Philippine Standard Time

New bacterial isolates found promising in formulating a biological control against Panama disease in Cavendish banana

Eleven new bacterial isolates were found promising in formulating a biological control agent that can prevent if not eradicate occurrence and spread of Foc TR4, which causes fusarium wilt or the deadly Panama disease in Cavendish banana. This is based on initial findings of a project funded by the Department of Science and Technology (DOST).

Fusarium wilt, commonly known as Panama disease, is one of the most serious problems of banana plantations in Mindanao. Symptoms include yellowing and hanging of leaves, splitting of pseudostem, producing unmarketable bunches, and ultimately dying of plants. Previous studies recorded an eradication of 30,000 affected plants from 1974 to 1991. The outbreak in Cavendish banana was observed 2002. New infections were more severe and faster to spread.


The University of the Philippines Los Baños-National Institute of Molecular Biology and Biotechnology (UPLB-BIOTECH) implements this three-year project led by Ms. Irene A. Papa. Ms. Papa and her research team isolated and purified bacterial species from mixed culture plates. A total of 384 microorganisms were isolated from soil samples taken from Cavendish banana areas in Kapalong and Sto. Tomas, Davao del Norte.

Out of the 384 microorganisms, 68 had inhibitory effects against Fusarium wilt. The 66 isolates identified belong to Actinobacteria, a group of microorganisms, which can be useful microbial resources for agricultural, medical, and industrial applications.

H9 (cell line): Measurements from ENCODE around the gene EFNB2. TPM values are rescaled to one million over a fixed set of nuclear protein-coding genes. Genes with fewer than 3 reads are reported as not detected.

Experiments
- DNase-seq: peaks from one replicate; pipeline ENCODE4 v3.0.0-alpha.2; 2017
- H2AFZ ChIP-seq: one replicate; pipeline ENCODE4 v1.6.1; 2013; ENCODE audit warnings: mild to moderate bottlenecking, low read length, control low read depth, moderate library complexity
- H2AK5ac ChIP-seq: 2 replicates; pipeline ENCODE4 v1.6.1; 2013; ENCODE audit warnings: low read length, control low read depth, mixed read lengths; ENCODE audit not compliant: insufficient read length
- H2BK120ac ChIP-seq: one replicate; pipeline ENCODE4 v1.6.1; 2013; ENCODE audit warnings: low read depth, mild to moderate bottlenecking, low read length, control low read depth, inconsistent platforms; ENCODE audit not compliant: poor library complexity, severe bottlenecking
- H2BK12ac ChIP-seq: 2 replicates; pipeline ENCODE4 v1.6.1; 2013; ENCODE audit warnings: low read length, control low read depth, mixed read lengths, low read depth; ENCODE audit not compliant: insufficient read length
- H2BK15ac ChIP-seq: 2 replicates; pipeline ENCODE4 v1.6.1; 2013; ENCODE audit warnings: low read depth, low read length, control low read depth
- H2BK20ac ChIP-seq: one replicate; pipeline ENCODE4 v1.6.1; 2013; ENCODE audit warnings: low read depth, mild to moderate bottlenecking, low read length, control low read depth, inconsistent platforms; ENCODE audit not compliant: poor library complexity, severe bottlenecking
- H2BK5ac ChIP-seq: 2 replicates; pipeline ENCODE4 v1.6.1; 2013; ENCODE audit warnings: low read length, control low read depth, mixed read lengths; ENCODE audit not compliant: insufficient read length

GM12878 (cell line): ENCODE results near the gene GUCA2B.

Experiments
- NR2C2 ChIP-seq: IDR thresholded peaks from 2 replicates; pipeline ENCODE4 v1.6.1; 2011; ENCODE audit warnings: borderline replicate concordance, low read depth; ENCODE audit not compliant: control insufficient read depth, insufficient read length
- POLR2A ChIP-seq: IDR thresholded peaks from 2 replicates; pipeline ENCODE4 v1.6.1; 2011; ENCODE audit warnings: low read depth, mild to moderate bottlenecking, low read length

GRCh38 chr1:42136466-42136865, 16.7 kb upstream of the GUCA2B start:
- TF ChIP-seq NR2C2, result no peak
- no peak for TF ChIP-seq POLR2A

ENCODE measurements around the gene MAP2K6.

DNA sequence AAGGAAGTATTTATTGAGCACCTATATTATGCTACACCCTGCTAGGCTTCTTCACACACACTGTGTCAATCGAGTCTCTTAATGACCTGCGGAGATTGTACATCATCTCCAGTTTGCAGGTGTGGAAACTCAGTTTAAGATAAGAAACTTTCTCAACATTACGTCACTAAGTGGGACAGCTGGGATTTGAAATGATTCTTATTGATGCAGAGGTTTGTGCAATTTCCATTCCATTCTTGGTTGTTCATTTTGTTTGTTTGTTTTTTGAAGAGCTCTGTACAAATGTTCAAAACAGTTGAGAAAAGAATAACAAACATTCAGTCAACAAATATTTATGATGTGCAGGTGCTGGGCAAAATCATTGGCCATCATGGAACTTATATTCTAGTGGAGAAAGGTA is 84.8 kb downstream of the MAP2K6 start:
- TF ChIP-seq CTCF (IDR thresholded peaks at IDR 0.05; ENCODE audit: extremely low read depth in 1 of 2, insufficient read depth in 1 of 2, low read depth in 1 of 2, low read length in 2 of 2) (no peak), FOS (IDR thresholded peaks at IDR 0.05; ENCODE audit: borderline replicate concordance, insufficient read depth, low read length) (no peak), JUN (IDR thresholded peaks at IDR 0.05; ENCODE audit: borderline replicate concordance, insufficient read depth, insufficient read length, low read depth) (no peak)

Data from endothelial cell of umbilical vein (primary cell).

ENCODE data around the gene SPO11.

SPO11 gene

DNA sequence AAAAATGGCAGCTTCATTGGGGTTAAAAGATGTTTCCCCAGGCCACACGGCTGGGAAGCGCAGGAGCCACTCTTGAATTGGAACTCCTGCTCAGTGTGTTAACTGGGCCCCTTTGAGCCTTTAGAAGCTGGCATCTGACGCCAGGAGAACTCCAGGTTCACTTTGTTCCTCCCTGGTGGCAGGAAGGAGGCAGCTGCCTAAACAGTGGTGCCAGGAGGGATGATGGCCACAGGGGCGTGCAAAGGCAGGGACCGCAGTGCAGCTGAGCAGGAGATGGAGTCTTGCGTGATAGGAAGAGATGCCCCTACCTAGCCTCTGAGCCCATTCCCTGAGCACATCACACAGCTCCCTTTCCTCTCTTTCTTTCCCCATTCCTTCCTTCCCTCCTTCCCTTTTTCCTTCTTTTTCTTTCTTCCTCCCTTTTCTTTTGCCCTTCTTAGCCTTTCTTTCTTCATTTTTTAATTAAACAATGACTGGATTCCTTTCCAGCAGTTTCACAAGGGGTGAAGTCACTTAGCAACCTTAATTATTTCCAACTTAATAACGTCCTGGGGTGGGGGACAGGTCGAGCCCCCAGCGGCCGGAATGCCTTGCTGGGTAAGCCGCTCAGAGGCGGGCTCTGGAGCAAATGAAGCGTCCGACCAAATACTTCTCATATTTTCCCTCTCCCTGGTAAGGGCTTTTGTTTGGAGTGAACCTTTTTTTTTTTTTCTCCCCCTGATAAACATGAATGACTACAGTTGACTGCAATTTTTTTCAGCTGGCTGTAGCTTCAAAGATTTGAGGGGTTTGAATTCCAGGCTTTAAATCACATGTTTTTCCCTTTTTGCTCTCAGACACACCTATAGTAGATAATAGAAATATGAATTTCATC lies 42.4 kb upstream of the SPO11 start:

Ms. Papa said that the final assay or experimental procedure confirmed that 11 bacterial isolates have high potential for further development into a biocontrol formulation. These can be used in managing Fusarium wilt disease in banana. Her team from the UPLB-BIOTECH is implementing the project in cooperation with the Provincial Agriculture Office of Davao del Norte.

This project is being monitored by DOST’s Philippine Council for Agriculture, Aquatic and Natural Resources Research and Development (PCAARRD). “The result is very convincing and very promising,” said PCAARRD Executive Director Reynaldo V. Ebora in a recently held Directors’ Council meeting at PCAARRD, Los Baños, Laguna.

The Philippines was the second biggest exporter of banana in the world market in 2019. It continues to be the most economically important crop but Panama disease remains to be a challenge. Use of chemical inputs for disease control poses risks to humans and environment. With biological control using new discoveries in bacterial isolates, disease management can be more efficient, sustainable, and environmentally sound.